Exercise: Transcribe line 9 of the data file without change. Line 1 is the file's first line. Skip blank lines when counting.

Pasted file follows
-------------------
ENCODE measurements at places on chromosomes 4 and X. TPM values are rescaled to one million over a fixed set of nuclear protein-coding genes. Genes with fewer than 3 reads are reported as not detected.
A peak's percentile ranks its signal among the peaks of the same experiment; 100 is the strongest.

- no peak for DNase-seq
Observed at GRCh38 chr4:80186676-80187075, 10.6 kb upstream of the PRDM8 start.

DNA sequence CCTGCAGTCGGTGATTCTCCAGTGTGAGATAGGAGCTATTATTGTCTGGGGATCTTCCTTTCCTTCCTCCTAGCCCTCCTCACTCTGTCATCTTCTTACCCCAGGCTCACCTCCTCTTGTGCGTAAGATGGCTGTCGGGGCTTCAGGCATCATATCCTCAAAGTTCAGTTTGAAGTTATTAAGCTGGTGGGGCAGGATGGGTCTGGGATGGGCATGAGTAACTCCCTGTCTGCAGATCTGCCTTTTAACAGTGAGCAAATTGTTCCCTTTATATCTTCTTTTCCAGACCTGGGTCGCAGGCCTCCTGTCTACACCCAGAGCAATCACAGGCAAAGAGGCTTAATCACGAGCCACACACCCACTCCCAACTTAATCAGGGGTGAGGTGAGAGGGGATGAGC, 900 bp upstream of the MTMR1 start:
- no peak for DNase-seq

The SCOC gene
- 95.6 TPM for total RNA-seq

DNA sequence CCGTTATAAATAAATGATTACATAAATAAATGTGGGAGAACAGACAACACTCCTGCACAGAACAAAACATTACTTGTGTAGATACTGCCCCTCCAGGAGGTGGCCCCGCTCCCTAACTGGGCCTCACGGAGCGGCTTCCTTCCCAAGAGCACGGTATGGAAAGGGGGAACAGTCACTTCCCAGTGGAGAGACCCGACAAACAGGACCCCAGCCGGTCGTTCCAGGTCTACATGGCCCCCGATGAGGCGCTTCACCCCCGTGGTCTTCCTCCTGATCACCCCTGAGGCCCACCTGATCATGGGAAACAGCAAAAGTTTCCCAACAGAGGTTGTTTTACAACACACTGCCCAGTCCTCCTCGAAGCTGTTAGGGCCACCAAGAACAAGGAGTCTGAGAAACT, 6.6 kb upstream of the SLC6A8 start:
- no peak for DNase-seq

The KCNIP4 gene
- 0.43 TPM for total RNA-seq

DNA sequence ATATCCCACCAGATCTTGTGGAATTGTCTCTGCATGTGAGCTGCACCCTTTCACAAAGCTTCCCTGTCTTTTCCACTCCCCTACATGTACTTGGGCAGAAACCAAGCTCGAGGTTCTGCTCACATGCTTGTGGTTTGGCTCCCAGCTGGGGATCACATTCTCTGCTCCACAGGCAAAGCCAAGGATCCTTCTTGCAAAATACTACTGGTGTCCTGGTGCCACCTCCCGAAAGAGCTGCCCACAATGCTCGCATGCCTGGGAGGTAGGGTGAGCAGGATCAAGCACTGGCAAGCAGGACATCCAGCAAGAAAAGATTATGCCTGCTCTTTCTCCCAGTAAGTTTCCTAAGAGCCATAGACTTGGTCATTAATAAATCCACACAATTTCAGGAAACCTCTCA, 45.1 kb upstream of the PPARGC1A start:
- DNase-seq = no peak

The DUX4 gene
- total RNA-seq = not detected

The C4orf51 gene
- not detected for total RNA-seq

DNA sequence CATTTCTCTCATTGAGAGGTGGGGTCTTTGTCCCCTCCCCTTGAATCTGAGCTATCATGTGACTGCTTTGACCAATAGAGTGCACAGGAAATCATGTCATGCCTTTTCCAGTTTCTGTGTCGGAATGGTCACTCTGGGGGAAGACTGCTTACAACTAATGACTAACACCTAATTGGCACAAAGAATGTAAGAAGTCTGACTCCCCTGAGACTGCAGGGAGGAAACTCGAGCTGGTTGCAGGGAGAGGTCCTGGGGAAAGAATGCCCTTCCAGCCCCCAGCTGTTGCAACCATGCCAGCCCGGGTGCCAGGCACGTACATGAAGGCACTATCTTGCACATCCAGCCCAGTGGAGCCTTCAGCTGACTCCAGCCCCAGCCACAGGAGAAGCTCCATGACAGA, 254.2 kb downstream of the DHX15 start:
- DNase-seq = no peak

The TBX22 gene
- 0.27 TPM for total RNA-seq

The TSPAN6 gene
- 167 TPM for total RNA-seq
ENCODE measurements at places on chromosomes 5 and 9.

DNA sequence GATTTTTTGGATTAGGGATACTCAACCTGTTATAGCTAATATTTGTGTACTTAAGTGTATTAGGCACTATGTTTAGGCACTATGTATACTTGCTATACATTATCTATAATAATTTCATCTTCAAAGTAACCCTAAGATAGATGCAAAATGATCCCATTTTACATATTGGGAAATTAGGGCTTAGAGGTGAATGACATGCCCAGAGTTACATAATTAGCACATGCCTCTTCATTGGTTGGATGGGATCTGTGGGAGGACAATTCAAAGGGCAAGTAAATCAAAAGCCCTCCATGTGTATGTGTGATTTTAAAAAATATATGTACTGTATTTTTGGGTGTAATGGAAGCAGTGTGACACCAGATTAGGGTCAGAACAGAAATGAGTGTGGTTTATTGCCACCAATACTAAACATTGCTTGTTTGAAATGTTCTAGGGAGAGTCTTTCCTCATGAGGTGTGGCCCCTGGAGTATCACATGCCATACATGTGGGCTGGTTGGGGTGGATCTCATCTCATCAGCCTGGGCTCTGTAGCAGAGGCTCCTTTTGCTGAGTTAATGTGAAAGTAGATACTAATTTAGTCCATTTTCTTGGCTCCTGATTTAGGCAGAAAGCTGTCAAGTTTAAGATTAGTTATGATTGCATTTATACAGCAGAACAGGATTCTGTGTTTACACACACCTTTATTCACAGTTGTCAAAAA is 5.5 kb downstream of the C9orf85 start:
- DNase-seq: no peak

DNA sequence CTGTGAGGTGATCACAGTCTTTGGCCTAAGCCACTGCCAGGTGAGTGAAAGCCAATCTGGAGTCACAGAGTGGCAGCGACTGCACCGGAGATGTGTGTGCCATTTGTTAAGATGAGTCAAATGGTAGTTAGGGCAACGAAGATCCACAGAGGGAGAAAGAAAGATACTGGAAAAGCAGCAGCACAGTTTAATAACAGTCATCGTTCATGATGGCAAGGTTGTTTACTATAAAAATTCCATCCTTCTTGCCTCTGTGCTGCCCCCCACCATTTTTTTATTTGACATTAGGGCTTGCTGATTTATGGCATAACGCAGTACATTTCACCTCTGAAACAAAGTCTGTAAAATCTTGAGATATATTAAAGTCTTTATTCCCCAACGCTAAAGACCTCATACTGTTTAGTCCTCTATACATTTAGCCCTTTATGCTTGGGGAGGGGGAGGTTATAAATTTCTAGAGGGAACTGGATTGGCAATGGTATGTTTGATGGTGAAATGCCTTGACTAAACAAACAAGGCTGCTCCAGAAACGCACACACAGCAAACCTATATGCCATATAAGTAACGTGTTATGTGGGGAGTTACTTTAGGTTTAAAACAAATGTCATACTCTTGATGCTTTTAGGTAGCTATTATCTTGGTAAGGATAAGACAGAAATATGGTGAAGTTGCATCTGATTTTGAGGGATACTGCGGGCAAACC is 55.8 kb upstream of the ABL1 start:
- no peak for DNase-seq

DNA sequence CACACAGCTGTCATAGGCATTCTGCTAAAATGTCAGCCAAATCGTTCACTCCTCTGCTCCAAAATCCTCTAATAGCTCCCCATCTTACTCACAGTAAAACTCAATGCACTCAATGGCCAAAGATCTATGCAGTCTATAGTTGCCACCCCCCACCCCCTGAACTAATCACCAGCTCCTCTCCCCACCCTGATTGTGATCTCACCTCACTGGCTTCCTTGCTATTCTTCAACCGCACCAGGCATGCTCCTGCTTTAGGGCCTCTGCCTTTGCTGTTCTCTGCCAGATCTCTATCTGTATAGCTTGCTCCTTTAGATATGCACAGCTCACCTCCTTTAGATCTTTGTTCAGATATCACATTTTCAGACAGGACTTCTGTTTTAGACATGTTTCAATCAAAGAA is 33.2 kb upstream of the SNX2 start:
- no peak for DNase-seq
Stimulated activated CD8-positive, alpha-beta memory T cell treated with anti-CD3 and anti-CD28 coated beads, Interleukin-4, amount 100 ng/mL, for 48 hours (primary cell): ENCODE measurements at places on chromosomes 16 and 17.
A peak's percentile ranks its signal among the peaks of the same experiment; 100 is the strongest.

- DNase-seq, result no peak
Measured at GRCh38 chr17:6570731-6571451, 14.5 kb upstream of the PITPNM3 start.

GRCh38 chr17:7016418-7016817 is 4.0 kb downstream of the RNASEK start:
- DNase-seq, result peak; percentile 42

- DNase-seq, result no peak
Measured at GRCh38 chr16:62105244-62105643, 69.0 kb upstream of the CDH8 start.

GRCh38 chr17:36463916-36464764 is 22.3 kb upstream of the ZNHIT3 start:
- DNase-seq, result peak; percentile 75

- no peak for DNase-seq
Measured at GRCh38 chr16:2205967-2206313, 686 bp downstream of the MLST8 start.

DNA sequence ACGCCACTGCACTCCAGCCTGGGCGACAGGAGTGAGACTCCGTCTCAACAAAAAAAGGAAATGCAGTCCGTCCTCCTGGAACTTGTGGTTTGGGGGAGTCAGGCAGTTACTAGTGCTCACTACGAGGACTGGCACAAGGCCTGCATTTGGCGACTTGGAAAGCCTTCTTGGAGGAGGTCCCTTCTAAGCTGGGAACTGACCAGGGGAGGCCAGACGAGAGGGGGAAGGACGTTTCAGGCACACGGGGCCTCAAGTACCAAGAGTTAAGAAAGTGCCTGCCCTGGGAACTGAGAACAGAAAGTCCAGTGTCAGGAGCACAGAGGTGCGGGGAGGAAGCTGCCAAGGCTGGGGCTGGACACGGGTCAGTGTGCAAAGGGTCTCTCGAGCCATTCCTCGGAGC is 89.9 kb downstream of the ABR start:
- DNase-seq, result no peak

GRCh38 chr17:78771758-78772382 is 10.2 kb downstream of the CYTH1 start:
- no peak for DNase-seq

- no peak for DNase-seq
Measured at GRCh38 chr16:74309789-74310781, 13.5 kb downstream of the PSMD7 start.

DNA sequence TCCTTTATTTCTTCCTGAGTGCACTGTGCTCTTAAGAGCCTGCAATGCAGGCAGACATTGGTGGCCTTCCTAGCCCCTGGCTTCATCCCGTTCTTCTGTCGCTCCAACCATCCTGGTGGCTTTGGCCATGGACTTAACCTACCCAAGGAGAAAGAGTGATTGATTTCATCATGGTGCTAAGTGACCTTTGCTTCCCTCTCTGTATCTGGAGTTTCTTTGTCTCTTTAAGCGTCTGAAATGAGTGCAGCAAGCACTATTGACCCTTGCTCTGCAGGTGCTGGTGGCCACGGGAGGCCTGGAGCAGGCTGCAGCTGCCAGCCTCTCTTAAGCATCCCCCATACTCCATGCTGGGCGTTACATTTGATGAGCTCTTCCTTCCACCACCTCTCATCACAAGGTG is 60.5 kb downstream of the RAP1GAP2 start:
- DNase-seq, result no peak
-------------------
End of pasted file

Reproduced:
DNA sequence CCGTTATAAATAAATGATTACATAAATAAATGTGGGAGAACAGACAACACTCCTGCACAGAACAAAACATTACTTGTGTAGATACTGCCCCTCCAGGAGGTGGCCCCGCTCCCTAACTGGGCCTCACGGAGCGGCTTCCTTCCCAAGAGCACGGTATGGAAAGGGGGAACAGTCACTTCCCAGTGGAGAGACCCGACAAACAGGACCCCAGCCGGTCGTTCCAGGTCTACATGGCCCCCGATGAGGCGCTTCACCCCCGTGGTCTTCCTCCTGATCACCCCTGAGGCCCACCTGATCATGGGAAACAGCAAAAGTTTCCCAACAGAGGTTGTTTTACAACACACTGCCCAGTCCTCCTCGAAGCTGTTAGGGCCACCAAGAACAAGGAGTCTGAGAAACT, 6.6 kb upstream of the SLC6A8 start: